Climate change is a notoriously controversial issue across the globe. With the United States withdrawing from the Paris Climate Agreement, many wonder how climate change will carry out.
Citizens in the U.S. will have to deal with climate change in their everyday lives. It is not a direct phenomenon for most people, but the potential it has to influence our health, economy, and society is steadily increasing, and becoming informed on the subject of climate change is the first step to making an actionable change.
Andrew Watson, author of the book The Big Pivot: Radically Practical Strategies for a Hotter, Scarcer, and More Open World, recently spoke with BBC Future regarding the importance of climate change literacy in our nation. he notes how ““Everyone is going to need to understand [climate change] the same way you’d assume everyone in business needs to have some fluency in social media today, or that everyone would able to use a computer 20 years ago.” If these comparisons from Watson are accurate, then it is likely that the United States is lagging.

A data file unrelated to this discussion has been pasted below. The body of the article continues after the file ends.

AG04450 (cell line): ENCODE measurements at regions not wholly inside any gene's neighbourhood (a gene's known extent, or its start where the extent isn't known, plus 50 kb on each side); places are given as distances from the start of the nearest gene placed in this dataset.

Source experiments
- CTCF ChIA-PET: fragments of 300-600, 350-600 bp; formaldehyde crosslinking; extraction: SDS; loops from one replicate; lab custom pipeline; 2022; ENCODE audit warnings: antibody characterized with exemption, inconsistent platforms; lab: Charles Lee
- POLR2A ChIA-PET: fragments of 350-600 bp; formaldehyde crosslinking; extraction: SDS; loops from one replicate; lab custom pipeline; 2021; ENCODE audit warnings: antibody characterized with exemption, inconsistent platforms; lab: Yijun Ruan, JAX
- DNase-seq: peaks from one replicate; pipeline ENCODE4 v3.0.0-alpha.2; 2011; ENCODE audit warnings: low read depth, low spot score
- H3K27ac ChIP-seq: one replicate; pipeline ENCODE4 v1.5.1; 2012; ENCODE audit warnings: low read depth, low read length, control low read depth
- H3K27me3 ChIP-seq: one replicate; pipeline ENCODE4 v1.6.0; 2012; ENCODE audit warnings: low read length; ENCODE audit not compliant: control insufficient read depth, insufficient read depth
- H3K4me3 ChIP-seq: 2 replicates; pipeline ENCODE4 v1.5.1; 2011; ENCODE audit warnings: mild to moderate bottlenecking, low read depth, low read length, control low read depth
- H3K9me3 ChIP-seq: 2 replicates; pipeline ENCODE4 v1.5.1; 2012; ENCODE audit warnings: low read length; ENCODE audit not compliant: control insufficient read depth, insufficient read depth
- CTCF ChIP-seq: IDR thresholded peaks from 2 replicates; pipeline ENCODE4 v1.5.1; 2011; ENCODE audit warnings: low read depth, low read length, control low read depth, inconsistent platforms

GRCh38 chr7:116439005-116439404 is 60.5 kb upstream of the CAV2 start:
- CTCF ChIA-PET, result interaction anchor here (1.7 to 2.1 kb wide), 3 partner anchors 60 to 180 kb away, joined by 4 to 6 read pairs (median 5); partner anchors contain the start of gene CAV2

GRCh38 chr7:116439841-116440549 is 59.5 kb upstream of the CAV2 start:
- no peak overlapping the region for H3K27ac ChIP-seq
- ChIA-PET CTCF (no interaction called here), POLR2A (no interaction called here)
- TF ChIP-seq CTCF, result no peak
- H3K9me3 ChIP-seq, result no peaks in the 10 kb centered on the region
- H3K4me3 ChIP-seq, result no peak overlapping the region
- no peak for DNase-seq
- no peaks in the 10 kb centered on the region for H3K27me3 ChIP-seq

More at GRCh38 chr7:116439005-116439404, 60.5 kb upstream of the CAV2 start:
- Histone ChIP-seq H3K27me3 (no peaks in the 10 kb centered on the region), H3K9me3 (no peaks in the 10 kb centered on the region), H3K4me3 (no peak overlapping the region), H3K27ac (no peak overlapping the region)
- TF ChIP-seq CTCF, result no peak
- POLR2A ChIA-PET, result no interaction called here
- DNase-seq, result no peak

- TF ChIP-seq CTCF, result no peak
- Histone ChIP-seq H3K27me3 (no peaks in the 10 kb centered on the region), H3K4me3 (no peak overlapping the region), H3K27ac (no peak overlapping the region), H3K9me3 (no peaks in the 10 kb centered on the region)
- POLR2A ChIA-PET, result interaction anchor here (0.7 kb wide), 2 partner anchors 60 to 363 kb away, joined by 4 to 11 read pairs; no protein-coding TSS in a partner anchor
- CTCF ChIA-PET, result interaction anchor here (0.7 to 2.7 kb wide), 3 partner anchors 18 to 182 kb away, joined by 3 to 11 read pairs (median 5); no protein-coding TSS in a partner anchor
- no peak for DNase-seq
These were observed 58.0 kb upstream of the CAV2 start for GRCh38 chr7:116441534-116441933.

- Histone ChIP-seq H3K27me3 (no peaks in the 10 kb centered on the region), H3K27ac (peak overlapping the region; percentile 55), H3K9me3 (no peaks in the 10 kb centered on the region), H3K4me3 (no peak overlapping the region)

The best way to start making decisions to help reduce factors that cause climate change is committing to a more sustainable life. Click here to learn three easy steps even a couch potato can do to engage more with sustainable living practices.
Becoming a more climate change literate country is also a priority, so tell your friends and family about ways they can improve both their lives and our planet.